I remember when I was young that my parents would tell me of the hardships of their own childhoods spent at the beginning of the last century in a world with no electricity, lights, cars, airplanes, radio or television. Of course, in the way children are, this made little impression on me at the time.
Many, many years later I helped choose the list of engineering's greatest accomplishments of the century put together by the National Academy of Engineering, and the memories of my parents' stories came back to me with a degree of perspective. In choosing and ordering the list of achievements we argued about how much each achievement had improved quality of life. I was proud of how dramatically we engineers had changed the way ordinary people live.
Of course, in the way parents are, I told my children of the hardships of my own childhood. But I had the sense that maybe it wasn't all that different than what they themselves were experiencing. And now, in thinking about the future of technology, I sometimes wonder if technology will continue to make the same degree of improvement in quality of life that we did in the last century. Could it be that there are diminishing returns with technological solutions to the often-intractable problems with the human condition on earth?
Perhaps at the end of this current century the National Academy will put together another list of achievements. I would love to know what would be on it, but it is unlikely that any practicing engineer of today will be alive then. Nonetheless, we are now 14 years into this century and there already may be indications or trends that can be extrapolated into predictions.
We might ask, what would they have known in 1914 about the list of achievements that would come to be made in the year 2000? Quite a bit, actually. I think of the achievements in three categories: those that had already happened or were well underway, those that might have been anticipated or at least would have been unsurprising, and finally, those that would come to be complete surprises and could not possibly have been predicted.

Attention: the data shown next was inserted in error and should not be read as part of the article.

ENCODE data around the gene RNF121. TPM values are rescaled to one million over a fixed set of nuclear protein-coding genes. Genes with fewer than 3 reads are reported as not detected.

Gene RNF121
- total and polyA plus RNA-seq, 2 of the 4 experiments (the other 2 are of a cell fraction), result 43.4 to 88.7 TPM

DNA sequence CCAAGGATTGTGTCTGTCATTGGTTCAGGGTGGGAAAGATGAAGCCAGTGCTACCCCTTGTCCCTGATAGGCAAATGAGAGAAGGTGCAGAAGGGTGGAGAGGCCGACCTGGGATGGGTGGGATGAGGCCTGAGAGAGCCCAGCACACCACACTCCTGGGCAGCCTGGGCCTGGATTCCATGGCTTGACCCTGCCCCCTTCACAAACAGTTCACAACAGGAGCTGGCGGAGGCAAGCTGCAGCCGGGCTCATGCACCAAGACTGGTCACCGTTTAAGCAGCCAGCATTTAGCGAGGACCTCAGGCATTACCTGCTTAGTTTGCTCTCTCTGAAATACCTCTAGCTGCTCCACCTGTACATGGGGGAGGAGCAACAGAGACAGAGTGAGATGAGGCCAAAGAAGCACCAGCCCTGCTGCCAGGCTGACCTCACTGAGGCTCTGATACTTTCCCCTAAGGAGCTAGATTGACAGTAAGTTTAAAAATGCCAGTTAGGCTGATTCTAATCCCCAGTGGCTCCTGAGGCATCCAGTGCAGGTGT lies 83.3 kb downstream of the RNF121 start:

A handful of achievements would belong in the first category. Number one on the list -- electrification, was already well underway in 1914. Power stations were being built throughout the world and alternating current had become the preferred choice. Number two -- the automobile -- was well into its evolution with the production of the Model T Ford in 1908. And number three -- the airplane -- had flown at Kittyhawk in 1903. Radio (6) had already been invented right before the turn of the century and had risen into prominence with the sinking of the Titanic in 1912. Finally on this list, the evolution of the telephone network (9) would become a century-long task, but was also well underway as of 1914.
In the second category of unsurprising achievements I would place highways (11), agricultural mechanization (7), household appliances (15), air conditioning (10), and water supply (4). But the third category is the most interesting -- who could have predicted integrated circuits and lasers, and who would have believed that before the century was out, a man would walk on the moon?
Applying this reasoning to the current century I can suggest some possibilities. I think that wireless technology is already underway and will be a theme of the century. In the unsurprising category I would put machine intelligence and 3D printing. But by definition, I cannot imagine the technological surprises. I even wonder if the inventions of transformative devices like the integrated circuit and laser are rarities that may not be seen in every century.
Perhaps these things will be on the future list of achievements, but I'll never know.